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Failing in spirit

Isabelle Priest

David Morley Architects' dual King’s Cross Academy and Frank Barnes School for Deaf Children for Argent is a school that ticks all the boxes, so why does it feel mean and oppressive?

King's Cross Academy and the Frank Barnes School for Deaf Children are located on the ground and first floor of a residential building
King's Cross Academy and the Frank Barnes School for Deaf Children are located on the ground and first floor of a residential building

King’s Cross Academy and Frank Barnes School for Deaf Children, by David Morley Architects, was definitely a building to go home and think about. The combined academy and special needs school has de facto separate entrances and classrooms but other shared facilities. The school constitutes a plinth at the base of a 46.8m-tall residential tower and is sponsored by the area’s developer Argent ‘for want of a decent alternative’; it sits on a crammed urban site which is still too noisy from surrounding construction to any of us hear each other. There was a lot going on.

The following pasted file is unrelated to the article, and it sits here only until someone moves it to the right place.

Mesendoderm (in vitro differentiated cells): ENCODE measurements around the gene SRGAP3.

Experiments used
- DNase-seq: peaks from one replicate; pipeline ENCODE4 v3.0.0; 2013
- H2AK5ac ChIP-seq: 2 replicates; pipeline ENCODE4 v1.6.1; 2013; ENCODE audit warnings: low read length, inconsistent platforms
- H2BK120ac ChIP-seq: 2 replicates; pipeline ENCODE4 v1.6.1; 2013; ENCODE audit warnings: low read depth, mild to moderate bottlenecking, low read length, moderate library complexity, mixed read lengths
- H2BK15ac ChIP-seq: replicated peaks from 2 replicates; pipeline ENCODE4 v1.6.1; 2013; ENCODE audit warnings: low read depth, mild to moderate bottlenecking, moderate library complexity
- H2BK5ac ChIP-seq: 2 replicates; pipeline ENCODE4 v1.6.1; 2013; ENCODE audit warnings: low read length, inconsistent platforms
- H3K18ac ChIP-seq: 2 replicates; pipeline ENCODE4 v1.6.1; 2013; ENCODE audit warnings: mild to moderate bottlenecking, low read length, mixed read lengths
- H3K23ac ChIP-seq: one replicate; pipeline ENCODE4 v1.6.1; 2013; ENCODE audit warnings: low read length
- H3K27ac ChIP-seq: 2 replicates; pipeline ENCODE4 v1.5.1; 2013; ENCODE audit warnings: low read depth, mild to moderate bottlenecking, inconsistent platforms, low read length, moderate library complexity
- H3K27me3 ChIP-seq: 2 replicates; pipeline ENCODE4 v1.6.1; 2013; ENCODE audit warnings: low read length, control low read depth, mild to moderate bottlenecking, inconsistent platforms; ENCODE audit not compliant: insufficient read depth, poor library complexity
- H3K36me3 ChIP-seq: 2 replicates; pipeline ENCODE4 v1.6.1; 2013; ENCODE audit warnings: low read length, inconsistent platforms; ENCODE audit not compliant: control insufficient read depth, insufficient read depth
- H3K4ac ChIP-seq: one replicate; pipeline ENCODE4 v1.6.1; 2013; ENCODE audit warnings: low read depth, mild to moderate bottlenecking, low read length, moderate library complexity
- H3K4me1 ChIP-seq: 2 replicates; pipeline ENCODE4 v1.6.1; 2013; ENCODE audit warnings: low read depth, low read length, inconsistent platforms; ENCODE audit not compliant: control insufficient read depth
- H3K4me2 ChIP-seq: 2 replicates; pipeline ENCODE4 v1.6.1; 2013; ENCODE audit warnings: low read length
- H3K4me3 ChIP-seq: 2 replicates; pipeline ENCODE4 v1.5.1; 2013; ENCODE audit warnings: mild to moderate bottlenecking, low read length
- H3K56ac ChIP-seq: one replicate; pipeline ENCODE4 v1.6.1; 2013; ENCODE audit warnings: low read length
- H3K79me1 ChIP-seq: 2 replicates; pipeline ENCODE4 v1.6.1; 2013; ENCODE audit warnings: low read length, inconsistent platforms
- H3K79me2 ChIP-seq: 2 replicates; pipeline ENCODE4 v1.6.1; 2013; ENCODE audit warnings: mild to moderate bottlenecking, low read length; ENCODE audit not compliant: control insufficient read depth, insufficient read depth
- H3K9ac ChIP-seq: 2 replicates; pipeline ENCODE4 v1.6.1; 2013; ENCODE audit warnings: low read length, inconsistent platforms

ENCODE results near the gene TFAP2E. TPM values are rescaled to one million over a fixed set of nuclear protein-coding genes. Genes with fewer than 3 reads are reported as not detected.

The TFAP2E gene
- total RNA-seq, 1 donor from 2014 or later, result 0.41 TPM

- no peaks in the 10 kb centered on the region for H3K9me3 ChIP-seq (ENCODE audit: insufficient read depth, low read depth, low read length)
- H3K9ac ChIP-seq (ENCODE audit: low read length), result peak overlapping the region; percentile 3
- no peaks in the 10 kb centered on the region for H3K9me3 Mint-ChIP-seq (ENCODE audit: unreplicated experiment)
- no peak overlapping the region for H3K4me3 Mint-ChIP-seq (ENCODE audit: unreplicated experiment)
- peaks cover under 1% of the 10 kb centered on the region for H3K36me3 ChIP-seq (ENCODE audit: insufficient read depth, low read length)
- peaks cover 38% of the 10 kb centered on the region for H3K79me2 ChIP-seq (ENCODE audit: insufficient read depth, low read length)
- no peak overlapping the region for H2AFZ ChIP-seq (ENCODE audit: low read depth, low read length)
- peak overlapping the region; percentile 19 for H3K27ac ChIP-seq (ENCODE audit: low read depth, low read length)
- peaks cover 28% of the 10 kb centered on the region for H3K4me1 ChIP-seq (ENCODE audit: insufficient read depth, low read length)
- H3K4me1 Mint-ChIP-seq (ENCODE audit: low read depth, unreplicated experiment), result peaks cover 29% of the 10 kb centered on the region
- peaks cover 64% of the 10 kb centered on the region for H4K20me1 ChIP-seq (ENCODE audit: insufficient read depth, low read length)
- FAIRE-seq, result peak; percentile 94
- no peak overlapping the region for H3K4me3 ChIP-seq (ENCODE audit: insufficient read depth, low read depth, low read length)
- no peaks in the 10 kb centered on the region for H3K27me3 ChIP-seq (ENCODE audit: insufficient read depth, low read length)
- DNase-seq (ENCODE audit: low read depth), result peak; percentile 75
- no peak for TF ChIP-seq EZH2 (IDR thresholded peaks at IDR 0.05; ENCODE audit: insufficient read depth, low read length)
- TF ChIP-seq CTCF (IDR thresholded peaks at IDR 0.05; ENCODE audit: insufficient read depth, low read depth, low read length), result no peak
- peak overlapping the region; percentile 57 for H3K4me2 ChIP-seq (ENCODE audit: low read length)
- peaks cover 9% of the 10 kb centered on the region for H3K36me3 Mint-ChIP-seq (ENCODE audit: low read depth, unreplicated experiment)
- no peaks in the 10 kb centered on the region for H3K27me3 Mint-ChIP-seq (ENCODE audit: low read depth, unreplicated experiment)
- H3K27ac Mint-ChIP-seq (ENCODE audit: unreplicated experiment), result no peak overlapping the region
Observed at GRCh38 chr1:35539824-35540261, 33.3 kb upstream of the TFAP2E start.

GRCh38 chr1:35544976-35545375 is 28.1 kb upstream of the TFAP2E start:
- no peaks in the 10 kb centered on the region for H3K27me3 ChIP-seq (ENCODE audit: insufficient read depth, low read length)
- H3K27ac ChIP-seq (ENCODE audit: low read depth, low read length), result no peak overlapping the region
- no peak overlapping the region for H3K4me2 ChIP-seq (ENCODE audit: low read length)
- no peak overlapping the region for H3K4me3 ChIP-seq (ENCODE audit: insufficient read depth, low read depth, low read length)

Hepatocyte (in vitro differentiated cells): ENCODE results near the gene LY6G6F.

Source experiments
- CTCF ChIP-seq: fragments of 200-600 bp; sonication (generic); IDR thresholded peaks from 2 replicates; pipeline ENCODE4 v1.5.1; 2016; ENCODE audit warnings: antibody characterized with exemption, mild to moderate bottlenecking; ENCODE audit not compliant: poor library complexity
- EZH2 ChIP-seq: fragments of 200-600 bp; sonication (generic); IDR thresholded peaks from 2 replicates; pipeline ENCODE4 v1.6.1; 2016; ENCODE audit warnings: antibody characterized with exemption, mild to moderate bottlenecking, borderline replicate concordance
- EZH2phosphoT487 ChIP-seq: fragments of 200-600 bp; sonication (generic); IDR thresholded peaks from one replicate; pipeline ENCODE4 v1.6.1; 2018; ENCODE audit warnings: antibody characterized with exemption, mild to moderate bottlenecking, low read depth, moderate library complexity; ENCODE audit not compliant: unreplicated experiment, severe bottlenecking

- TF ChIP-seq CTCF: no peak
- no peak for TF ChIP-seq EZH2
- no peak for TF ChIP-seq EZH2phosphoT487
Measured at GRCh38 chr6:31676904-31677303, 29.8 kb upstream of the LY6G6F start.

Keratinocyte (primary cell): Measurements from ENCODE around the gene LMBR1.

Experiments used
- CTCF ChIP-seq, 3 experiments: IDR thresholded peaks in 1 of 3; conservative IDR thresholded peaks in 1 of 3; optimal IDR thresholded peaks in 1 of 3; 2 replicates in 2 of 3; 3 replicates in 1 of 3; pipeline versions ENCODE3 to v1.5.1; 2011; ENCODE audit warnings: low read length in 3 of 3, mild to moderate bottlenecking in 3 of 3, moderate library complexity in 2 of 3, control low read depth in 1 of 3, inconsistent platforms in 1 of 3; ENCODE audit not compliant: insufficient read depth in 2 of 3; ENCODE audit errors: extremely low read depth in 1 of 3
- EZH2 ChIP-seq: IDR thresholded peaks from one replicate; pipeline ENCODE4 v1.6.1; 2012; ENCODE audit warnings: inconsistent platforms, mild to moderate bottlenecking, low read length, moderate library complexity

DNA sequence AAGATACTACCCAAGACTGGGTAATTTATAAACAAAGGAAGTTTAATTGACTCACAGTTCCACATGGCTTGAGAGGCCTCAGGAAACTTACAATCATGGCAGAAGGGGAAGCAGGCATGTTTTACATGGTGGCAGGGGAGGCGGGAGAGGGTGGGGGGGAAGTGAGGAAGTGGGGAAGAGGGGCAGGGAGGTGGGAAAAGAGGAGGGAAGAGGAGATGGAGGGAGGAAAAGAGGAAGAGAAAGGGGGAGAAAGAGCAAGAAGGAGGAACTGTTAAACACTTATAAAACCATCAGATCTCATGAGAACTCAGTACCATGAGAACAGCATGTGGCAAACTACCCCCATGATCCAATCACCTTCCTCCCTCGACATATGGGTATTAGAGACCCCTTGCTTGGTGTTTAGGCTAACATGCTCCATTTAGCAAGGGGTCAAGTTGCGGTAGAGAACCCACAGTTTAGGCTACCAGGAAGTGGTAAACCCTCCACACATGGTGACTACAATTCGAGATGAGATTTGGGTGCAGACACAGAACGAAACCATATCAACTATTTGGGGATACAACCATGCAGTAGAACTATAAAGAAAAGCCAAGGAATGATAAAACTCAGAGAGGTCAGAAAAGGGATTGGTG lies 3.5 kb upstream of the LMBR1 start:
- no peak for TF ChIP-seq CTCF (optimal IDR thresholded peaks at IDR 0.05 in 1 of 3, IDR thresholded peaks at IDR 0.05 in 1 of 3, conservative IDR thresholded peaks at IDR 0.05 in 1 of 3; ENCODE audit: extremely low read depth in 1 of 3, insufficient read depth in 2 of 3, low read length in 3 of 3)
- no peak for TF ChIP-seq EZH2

It all seemed rosy enough – spacious classrooms with huge picture windows and views out onto gasometers, passing high-speed trains, cranes and diggers (any boy’s daydream), the ubiquitous must-have internal ‘street’, flexible-use halls, colourful walls, plenty of lightwells, an upstairs open library with comfy circular seats. Very nice, very generous. Interesting, surprisingly widely spaced, timber-clad upright balustrades. A nice nod to an amphitheatre in the playground. Oh yes, and the hanging greenery on the external fencing frame will be lovely. Haven’t you done well for such a tight urban site?

Wait a minute.

Playground? That’s not a playground – that’s a yard. And then came the shocking realisation, the subsequent thoughts initially drowned out by expert marketing speak and PR.

‘You said how many pupils?’


‘And you said what age?’

‘Three to eleven.’

‘And they have to share this?’

‘It will be very acutely timetabled.’